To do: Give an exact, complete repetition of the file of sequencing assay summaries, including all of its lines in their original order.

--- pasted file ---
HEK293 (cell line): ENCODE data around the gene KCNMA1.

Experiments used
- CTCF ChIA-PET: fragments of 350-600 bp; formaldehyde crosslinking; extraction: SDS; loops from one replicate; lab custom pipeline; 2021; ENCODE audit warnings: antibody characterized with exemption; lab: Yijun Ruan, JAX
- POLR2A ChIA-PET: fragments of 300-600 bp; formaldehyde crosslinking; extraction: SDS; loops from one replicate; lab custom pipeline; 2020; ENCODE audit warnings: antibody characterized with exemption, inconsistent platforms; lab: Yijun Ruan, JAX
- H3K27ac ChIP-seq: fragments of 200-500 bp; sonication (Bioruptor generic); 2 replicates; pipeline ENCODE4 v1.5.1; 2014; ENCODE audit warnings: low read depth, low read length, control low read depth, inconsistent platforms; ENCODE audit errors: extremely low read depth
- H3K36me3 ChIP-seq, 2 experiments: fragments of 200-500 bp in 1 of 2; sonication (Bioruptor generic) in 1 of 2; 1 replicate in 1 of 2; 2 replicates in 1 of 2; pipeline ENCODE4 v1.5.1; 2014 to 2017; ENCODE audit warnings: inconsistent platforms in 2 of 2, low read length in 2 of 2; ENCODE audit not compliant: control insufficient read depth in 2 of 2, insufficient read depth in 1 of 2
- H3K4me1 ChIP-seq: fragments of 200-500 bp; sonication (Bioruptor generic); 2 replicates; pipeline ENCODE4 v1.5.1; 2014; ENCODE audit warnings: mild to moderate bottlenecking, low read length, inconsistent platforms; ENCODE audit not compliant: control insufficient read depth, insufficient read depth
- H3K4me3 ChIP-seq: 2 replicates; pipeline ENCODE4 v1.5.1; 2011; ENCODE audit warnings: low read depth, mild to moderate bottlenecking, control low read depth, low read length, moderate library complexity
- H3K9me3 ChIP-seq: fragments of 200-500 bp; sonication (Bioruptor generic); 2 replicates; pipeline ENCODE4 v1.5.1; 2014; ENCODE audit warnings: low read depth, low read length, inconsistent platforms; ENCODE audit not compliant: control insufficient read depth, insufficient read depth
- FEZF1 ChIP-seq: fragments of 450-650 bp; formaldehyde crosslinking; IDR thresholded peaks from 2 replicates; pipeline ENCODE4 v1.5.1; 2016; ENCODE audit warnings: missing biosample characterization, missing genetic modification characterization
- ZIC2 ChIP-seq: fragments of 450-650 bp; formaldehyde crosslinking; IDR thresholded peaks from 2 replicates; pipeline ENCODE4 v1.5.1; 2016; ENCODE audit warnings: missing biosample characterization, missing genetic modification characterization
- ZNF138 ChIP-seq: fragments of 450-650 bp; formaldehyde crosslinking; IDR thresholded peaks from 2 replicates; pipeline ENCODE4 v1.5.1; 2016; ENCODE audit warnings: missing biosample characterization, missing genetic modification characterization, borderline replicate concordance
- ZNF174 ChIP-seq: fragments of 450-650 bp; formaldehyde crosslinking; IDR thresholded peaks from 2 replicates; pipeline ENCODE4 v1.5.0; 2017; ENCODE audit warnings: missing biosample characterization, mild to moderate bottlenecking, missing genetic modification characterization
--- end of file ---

HEK293 (cell line): ENCODE data around the gene KCNMA1.

Experiments used
- CTCF ChIA-PET: fragments of 350-600 bp; formaldehyde crosslinking; extraction: SDS; loops from one replicate; lab custom pipeline; 2021; ENCODE audit warnings: antibody characterized with exemption; lab: Yijun Ruan, JAX
- POLR2A ChIA-PET: fragments of 300-600 bp; formaldehyde crosslinking; extraction: SDS; loops from one replicate; lab custom pipeline; 2020; ENCODE audit warnings: antibody characterized with exemption, inconsistent platforms; lab: Yijun Ruan, JAX
- H3K27ac ChIP-seq: fragments of 200-500 bp; sonication (Bioruptor generic); 2 replicates; pipeline ENCODE4 v1.5.1; 2014; ENCODE audit warnings: low read depth, low read length, control low read depth, inconsistent platforms; ENCODE audit errors: extremely low read depth
- H3K36me3 ChIP-seq, 2 experiments: fragments of 200-500 bp in 1 of 2; sonication (Bioruptor generic) in 1 of 2; 1 replicate in 1 of 2; 2 replicates in 1 of 2; pipeline ENCODE4 v1.5.1; 2014 to 2017; ENCODE audit warnings: inconsistent platforms in 2 of 2, low read length in 2 of 2; ENCODE audit not compliant: control insufficient read depth in 2 of 2, insufficient read depth in 1 of 2
- H3K4me1 ChIP-seq: fragments of 200-500 bp; sonication (Bioruptor generic); 2 replicates; pipeline ENCODE4 v1.5.1; 2014; ENCODE audit warnings: mild to moderate bottlenecking, low read length, inconsistent platforms; ENCODE audit not compliant: control insufficient read depth, insufficient read depth
- H3K4me3 ChIP-seq: 2 replicates; pipeline ENCODE4 v1.5.1; 2011; ENCODE audit warnings: low read depth, mild to moderate bottlenecking, control low read depth, low read length, moderate library complexity
- H3K9me3 ChIP-seq: fragments of 200-500 bp; sonication (Bioruptor generic); 2 replicates; pipeline ENCODE4 v1.5.1; 2014; ENCODE audit warnings: low read depth, low read length, inconsistent platforms; ENCODE audit not compliant: control insufficient read depth, insufficient read depth
- FEZF1 ChIP-seq: fragments of 450-650 bp; formaldehyde crosslinking; IDR thresholded peaks from 2 replicates; pipeline ENCODE4 v1.5.1; 2016; ENCODE audit warnings: missing biosample characterization, missing genetic modification characterization
- ZIC2 ChIP-seq: fragments of 450-650 bp; formaldehyde crosslinking; IDR thresholded peaks from 2 replicates; pipeline ENCODE4 v1.5.1; 2016; ENCODE audit warnings: missing biosample characterization, missing genetic modification characterization
- ZNF138 ChIP-seq: fragments of 450-650 bp; formaldehyde crosslinking; IDR thresholded peaks from 2 replicates; pipeline ENCODE4 v1.5.1; 2016; ENCODE audit warnings: missing biosample characterization, missing genetic modification characterization, borderline replicate concordance
- ZNF174 ChIP-seq: fragments of 450-650 bp; formaldehyde crosslinking; IDR thresholded peaks from 2 replicates; pipeline ENCODE4 v1.5.0; 2017; ENCODE audit warnings: missing biosample characterization, mild to moderate bottlenecking, missing genetic modification characterization